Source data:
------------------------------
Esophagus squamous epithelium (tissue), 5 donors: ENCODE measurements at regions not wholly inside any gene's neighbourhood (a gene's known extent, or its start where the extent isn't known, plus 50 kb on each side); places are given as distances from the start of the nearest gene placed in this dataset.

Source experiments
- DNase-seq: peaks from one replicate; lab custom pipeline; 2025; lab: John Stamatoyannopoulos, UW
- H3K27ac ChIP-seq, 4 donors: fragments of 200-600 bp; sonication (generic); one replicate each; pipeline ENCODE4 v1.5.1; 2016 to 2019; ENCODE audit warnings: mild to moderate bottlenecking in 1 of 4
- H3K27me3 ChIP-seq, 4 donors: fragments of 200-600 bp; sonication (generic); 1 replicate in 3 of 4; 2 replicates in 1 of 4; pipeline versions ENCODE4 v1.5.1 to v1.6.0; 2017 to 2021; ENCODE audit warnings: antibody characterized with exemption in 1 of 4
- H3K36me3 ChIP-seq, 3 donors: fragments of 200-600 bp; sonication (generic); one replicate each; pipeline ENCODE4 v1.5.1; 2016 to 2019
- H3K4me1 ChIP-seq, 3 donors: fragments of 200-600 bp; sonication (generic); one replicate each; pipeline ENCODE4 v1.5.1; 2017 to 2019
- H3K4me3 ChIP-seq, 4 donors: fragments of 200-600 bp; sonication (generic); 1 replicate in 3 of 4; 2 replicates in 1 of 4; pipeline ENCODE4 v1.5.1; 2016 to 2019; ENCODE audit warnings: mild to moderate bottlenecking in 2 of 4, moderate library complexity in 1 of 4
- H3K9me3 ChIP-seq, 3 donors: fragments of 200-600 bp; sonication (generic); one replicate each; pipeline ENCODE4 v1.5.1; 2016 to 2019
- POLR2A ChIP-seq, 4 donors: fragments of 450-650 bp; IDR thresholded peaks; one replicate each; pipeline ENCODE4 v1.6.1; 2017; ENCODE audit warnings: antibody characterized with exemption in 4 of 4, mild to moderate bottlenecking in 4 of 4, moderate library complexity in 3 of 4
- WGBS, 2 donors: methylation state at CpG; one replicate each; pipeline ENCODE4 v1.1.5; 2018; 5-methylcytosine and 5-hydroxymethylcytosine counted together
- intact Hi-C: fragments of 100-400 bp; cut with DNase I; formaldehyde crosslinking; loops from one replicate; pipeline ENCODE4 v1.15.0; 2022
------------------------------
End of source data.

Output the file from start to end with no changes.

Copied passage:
Esophagus squamous epithelium (tissue), 5 donors: ENCODE measurements at regions not wholly inside any gene's neighbourhood (a gene's known extent, or its start where the extent isn't known, plus 50 kb on each side); places are given as distances from the start of the nearest gene placed in this dataset.

Source experiments
- DNase-seq: peaks from one replicate; lab custom pipeline; 2025; lab: John Stamatoyannopoulos, UW
- H3K27ac ChIP-seq, 4 donors: fragments of 200-600 bp; sonication (generic); one replicate each; pipeline ENCODE4 v1.5.1; 2016 to 2019; ENCODE audit warnings: mild to moderate bottlenecking in 1 of 4
- H3K27me3 ChIP-seq, 4 donors: fragments of 200-600 bp; sonication (generic); 1 replicate in 3 of 4; 2 replicates in 1 of 4; pipeline versions ENCODE4 v1.5.1 to v1.6.0; 2017 to 2021; ENCODE audit warnings: antibody characterized with exemption in 1 of 4
- H3K36me3 ChIP-seq, 3 donors: fragments of 200-600 bp; sonication (generic); one replicate each; pipeline ENCODE4 v1.5.1; 2016 to 2019
- H3K4me1 ChIP-seq, 3 donors: fragments of 200-600 bp; sonication (generic); one replicate each; pipeline ENCODE4 v1.5.1; 2017 to 2019
- H3K4me3 ChIP-seq, 4 donors: fragments of 200-600 bp; sonication (generic); 1 replicate in 3 of 4; 2 replicates in 1 of 4; pipeline ENCODE4 v1.5.1; 2016 to 2019; ENCODE audit warnings: mild to moderate bottlenecking in 2 of 4, moderate library complexity in 1 of 4
- H3K9me3 ChIP-seq, 3 donors: fragments of 200-600 bp; sonication (generic); one replicate each; pipeline ENCODE4 v1.5.1; 2016 to 2019
- POLR2A ChIP-seq, 4 donors: fragments of 450-650 bp; IDR thresholded peaks; one replicate each; pipeline ENCODE4 v1.6.1; 2017; ENCODE audit warnings: antibody characterized with exemption in 4 of 4, mild to moderate bottlenecking in 4 of 4, moderate library complexity in 3 of 4
- WGBS, 2 donors: methylation state at CpG; one replicate each; pipeline ENCODE4 v1.1.5; 2018; 5-methylcytosine and 5-hydroxymethylcytosine counted together
- intact Hi-C: fragments of 100-400 bp; cut with DNase I; formaldehyde crosslinking; loops from one replicate; pipeline ENCODE4 v1.15.0; 2022